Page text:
N21.4754.371.92-9.97<0.001
N30.9692.631.00-6.940.05
Constant-3.387------<0.001

Abbreviations: CI = confidence interval; OR = odds ratio; post-EBV DNA= three-month post-treatment Epstein-Barr virus deoxyribonucleic acid; IMRT = intensity-modulated radiotherapy;

a The following parameters were included in the logistic regression analysis with backward elimination: age (> 45 vs. ≤ 45 years), T category, N category and chemotherapy (yes vs. no).

 Table 5 

Cox proportional hazards analyses of the prognostic value of risk score in the 664 patients with nasopharyngeal cancer undergoing IMRT

EndpointVariableHRHR (95%CI)P-value a
OSAge (>45 vs. ≤45 years)2.871.56-5.270.001
Risk score b (high vs. low)3.501.99-6.13<0.001
PFSAge (>45 vs. ≤45 years)1.581.08-2.320.018
N category (N1-3 vs. N0)1.931.06-3.720.048
Risk score b (high vs. low)1.731.16-2.590.008
LRFSRisk score b (high vs. low)NS------
DMFSRisk score b (high vs. low)2.411.44-4.020.001

Abbreviations: CI = confidence interval; DMFS = distant metastasis-free survival; HR = hazard ratio; IMRT = intensity-modulated radiotherapy; LRFS = locoregional relapse-free survival; NS = not significant; OS = overall survival.

a The following parameters were included in the Cox proportional hazards model multivariate analysis with backward elimination: age (> 45 vs. ≤ 45 years), gender (female vs. male), T category (T3-4 vs. T1-2), N category (N1-3 vs. N0) and chemotherapy (yes vs. no).

b High-risk score, >22.74; low-risk score, ≤22.74

Discussion

IMRT has proven advantages of better tumor coverage and toxicity profiles in NPC [22]. However, the features and prognostic values of tumor response in patients undergoing IMRT remained inconclusive. To the best of our knowledge, this is the first and largest study to investigate MRI-detected tumor residue at three months after IMRT and its association with post-treatment plasma EBV DNA in NPC.

In this study, tumor residue at three months after IMRT was identified as an independently unfavorable prognostic factor in NPC. Moreover, three-month post-treatment EBV DNA was significantly associated with tumor residue. Then we moved one step further to establish a risk score model indicating tumor residue at three months after IMRT, which provide a cost-effective reference for oncologists to evaluate tumor response to IMRT.

Clinically, it is essential for oncologists to evaluate tumor response to RT. Three factors need to be considered: the selection of evaluating approaches, time course of tumor remission, and the cost-effectiveness of evaluations.

Firstly, oncologists should decide the optimal evaluation modality. In this cohort of 664 patients with NPC, only 4.4% of residual lesions were restricted to nasopharynx, parapharyngeal space and/or other surrounding soft tissues, and 19.3% in cervical lymph nodes; the remaining residual lesions were in areas not easily accessible by biopsy (skull base, intracranial areas, retropharyngeal lymph nodes, etc.). Thus, imaging tools (i.e. MRI, PET-CT) are more suitable for comprehensive evaluation of residual tumors. Though PET-CT has a high specificity of 93.4% and is less influenced by RT-induced inflammation [23], there is a trend towards greater overall accuracy for MRI over PET-CT in detection of residual and/or recurrent NPC [9]. In addition, due to physiologically high FDG uptake by the brain, PET-CT cannot easily detect intracranial/perineural/pterygopalatine-fossa invasion. Thus, MRI would be the optimal choice to comprehensively evaluate residual tumors in NPC.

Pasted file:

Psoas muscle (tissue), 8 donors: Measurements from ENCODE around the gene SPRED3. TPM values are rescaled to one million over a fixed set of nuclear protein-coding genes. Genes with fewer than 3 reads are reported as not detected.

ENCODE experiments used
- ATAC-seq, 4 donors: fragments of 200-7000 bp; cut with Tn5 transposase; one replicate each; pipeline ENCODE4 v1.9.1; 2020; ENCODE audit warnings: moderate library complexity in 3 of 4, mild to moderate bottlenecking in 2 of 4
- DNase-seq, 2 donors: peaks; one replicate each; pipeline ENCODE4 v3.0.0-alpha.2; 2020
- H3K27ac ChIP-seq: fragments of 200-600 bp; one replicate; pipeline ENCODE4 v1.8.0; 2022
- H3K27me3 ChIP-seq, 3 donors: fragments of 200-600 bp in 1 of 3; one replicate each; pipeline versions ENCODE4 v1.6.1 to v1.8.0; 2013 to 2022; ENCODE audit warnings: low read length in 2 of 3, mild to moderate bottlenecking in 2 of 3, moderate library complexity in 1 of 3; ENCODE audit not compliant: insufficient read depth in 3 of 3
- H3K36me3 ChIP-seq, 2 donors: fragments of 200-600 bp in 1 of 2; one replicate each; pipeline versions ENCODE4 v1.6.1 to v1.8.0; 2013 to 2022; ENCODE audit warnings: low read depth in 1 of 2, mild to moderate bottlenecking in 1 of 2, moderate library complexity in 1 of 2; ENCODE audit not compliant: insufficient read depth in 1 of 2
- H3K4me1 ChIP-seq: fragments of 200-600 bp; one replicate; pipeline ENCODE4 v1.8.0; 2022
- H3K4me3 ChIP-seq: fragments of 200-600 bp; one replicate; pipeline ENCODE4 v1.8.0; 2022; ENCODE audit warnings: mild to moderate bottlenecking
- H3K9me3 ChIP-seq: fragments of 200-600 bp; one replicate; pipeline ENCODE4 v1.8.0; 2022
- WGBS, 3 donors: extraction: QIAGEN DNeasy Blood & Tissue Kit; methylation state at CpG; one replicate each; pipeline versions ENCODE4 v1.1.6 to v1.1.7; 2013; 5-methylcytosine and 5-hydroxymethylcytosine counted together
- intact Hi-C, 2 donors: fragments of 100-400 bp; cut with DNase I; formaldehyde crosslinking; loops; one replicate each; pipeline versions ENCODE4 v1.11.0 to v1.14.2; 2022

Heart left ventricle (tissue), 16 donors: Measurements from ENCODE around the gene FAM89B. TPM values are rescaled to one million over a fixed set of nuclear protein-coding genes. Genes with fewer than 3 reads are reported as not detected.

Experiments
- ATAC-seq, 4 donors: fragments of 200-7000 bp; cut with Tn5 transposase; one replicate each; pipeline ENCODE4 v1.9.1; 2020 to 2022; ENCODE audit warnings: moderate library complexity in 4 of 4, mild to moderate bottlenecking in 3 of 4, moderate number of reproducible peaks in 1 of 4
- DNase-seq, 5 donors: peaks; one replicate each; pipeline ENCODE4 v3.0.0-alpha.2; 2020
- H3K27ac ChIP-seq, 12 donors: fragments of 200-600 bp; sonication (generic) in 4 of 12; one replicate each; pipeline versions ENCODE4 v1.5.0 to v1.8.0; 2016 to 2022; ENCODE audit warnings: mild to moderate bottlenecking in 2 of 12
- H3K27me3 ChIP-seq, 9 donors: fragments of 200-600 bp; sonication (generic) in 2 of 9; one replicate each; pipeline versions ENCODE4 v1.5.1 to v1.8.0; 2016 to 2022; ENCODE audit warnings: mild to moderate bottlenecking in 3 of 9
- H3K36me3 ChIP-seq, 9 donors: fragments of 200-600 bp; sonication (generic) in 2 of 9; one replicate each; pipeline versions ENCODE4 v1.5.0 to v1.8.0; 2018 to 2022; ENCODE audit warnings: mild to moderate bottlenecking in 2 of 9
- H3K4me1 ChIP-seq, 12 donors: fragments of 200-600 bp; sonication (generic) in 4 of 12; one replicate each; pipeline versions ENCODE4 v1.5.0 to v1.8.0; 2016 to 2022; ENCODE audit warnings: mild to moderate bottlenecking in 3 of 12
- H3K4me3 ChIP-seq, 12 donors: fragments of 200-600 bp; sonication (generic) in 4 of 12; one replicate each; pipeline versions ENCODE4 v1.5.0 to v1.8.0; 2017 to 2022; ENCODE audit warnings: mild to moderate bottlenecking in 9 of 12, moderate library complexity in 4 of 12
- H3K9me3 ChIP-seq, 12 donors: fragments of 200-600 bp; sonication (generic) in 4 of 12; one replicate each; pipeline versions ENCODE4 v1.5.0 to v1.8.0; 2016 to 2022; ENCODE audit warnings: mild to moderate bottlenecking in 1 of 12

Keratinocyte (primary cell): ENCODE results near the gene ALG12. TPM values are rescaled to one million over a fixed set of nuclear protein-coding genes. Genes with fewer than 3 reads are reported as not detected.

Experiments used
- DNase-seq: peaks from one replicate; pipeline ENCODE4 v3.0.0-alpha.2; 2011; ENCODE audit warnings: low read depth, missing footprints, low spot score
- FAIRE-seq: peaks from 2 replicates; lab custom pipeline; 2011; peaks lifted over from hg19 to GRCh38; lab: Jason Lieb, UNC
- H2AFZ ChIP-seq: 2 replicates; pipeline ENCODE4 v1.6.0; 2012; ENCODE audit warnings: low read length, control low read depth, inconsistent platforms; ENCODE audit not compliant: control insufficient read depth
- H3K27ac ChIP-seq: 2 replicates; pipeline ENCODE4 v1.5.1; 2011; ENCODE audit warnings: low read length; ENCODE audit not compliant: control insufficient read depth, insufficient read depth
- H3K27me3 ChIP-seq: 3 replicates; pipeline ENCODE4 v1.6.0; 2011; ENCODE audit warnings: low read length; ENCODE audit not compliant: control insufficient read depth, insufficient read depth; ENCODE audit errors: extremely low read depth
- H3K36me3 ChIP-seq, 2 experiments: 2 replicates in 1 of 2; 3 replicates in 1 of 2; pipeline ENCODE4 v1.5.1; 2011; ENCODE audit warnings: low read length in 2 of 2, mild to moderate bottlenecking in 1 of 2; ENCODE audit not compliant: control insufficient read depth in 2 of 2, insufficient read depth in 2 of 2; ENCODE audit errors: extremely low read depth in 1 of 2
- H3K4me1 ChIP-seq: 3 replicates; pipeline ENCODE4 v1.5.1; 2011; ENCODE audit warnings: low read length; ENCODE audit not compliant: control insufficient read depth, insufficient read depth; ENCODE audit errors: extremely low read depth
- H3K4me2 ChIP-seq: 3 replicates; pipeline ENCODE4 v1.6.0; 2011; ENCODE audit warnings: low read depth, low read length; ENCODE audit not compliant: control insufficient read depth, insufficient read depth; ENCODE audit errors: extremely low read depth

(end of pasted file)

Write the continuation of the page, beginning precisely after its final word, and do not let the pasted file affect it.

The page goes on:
The second issue is the optimal evaluation time-point. As the time-course of tumor remission remains controversial, some researchers tend to assess residual status at the end of treatment. He et al. [10] reported MRI-detected tumor residue after completion of IMRT was a significant negative prognostic factor for survival. Other researchers favor evaluations at 3-6 months after treatment. Lin et al. [24] revealed a strong correlation between recurrence and tumor residue at 3-6 months after RT. Clinically, initiation of additional treatment too early may result in over-treatment and unnecessary side effects in patients who may achieve spontaneous histologic remission later. Conversely, delaying salvage treatment too long may carry potential risks, as radioresistant cancer stem cells could repopulate if true persistent disease remained [25]. According to Kwong et al. [8] 70.4% of patients with positive biopsies at completion of RT achieved complete remission within 12 weeks; the number of patients who achieved spontaneous remission after the twelfth week was very low; in addition, delayed remission before twelve weeks was not prognostic for poor survival. Thus, it was reasonable to set the evaluation time-point at three months after RT. In this study, 20.3% of patients had tumor residue at three months after RT, similarly to studies by Hong et al. [26] (17.2%) and Liu et al. [27] (21.6%); these slight differences may be due to multiple factors including differences in clinical staging, radiation technologies, therapeutic regimens etc.